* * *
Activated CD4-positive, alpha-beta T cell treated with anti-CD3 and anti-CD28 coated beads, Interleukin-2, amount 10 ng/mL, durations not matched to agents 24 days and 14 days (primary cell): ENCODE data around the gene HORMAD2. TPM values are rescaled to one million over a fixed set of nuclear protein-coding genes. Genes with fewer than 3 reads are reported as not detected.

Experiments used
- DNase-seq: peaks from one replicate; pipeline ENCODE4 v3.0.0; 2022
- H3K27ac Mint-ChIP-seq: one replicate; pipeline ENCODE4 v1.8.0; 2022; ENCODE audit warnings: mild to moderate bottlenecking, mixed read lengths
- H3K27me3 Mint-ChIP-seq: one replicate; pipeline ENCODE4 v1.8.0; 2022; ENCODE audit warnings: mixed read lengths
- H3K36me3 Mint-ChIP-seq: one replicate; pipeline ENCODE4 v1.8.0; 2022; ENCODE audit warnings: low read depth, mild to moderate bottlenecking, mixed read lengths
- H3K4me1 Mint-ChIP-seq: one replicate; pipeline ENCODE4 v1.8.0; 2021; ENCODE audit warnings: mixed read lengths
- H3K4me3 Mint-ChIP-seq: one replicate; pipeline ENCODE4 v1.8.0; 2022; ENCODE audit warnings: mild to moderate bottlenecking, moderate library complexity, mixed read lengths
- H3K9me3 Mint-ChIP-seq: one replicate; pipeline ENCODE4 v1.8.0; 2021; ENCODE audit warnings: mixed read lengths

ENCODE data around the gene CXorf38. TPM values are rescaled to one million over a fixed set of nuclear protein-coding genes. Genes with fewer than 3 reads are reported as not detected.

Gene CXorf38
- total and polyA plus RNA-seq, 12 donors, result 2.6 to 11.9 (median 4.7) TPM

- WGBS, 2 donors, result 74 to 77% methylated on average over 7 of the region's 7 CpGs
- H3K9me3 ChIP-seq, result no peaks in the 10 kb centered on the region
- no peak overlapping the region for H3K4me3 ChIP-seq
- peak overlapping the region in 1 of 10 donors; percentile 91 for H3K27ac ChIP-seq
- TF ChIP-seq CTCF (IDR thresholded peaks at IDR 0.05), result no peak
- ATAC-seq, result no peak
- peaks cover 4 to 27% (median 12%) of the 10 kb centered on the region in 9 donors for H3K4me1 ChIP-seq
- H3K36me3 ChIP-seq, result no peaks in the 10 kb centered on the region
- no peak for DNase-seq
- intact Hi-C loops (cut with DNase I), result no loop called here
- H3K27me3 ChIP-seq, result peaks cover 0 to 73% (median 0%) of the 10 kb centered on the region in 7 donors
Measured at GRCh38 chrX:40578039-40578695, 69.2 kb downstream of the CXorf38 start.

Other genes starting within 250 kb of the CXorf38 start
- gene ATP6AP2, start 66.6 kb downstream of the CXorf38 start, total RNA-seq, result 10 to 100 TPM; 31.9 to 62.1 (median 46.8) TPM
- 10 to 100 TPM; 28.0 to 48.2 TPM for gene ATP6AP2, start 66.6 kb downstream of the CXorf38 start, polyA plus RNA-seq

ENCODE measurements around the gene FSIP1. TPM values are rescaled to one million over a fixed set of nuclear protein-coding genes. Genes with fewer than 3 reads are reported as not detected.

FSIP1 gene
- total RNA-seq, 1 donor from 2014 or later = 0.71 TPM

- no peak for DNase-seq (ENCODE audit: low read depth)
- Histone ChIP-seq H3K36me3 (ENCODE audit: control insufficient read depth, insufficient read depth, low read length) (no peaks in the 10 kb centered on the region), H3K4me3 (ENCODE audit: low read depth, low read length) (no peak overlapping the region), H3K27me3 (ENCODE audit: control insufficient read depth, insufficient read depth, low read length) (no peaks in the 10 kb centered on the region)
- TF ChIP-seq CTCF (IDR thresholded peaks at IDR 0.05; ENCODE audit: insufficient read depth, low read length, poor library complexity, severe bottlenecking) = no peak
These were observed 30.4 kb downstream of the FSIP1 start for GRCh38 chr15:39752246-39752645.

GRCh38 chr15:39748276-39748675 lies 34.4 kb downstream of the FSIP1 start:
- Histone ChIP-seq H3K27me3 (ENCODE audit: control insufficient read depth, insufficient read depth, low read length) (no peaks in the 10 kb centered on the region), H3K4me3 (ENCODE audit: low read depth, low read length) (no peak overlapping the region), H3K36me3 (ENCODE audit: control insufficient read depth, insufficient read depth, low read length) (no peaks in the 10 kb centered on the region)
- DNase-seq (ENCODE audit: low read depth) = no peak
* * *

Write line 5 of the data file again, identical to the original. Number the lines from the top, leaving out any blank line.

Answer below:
- H3K27me3 Mint-ChIP-seq: one replicate; pipeline ENCODE4 v1.8.0; 2022; ENCODE audit warnings: mixed read lengths